Meitnerium is a metallic chemical element classified among the transactinides on the periodic table of elements. Like other transactinide elements, meitnerium is among the heaviest of chemical elements, and it is both extremely unstable and radioactive. Because this element is so unstable, it cannot be found in nature; researchers who wish to work with it must synthesize it in a laboratory by bombarding other elements in a linear accelerator. Given the fact that only a few atoms of this element can be produced at a time, there are no commercial uses for meitnerium.
In addition to being classified as a transactinide, meitnerium is also considered a transuranic element, which means that it has an atomic number higher than that of uranium. The existence of such elements was hypothesized at least as far back as the 1930s, with numerous physicists dedicating a great deal of time to the identification of such elements. Transuranic elements are notoriously unstable, however, making it difficult to study them as they quickly decay into more stable elements; very precise scientific equipment is required to register their presence during their brief existence.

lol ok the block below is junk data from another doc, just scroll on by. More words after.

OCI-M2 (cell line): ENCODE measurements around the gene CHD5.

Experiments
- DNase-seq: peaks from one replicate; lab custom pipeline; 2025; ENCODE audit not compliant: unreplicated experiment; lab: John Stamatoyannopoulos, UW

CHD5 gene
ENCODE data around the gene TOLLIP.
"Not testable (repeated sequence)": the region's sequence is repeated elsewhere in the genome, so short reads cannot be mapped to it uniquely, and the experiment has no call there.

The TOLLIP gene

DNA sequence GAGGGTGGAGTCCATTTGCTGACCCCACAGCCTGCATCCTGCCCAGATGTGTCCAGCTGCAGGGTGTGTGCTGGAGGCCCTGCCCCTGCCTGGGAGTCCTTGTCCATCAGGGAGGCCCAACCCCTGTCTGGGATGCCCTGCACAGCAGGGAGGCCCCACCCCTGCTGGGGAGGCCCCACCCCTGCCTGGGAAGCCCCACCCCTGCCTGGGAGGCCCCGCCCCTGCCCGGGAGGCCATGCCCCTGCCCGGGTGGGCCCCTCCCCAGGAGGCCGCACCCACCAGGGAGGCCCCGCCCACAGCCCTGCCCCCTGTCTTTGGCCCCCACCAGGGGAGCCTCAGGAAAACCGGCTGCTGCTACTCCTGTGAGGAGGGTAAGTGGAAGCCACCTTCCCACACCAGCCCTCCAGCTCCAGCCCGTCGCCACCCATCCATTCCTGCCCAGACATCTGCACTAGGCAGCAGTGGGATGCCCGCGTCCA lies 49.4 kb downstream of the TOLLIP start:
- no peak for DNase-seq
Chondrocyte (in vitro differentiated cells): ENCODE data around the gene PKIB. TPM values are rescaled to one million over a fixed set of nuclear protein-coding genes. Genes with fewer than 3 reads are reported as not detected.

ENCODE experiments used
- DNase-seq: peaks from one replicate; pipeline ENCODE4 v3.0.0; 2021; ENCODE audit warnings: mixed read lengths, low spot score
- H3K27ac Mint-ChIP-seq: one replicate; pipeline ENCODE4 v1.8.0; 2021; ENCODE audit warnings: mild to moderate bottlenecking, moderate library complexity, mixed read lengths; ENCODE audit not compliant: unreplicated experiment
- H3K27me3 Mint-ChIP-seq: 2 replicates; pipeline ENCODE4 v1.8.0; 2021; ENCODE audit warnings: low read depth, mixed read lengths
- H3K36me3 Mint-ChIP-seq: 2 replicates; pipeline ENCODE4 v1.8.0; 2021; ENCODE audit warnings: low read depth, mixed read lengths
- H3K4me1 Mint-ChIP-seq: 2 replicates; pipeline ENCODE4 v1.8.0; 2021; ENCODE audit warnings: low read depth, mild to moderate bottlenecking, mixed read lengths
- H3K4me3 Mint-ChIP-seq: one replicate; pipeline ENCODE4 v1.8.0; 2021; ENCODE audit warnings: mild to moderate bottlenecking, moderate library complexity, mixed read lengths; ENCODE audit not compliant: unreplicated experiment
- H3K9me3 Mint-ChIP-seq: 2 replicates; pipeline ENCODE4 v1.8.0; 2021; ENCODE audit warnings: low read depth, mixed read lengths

The chemical properties of meitnerium are not really known, since it only exists for a few milliseconds at a time in the lab. It is believed to be similar to iridium chemically, leading some people to refer to it as eka-iridium. The element is identified with the symbol Mt on the periodic table, and it has an atomic number of 109.
Credit for the discovery of element 109 is given to a team of German scientists, led by Peter Armbruster and Gottfrief Munzenburg. The researchers identified meitnerium in Darmstadt, Germany in 1982 after bombarding bismuth with iron. They proposed the name “meitnerium” for the element, in honor of noted Austrian scientist Lise Meitner; this name was accepted by the International Union of Pure and Applied Chemistry in 1997.
Lise Meitner is an interesting figure historically, as like many women in science, her contributions to the scientific community were not always recognized during her lifetime. She was one of the original pioneers to work with heavy elements, and she was a member of the German scientific team which discovered nuclear fission. Meitner was also Jewish, and she has been criticized in retrospect for failing to act during the rise of Nazi Germany; in 1946, she expressed profound regret for not making efforts on behalf of the Jewish community during her time in Germany.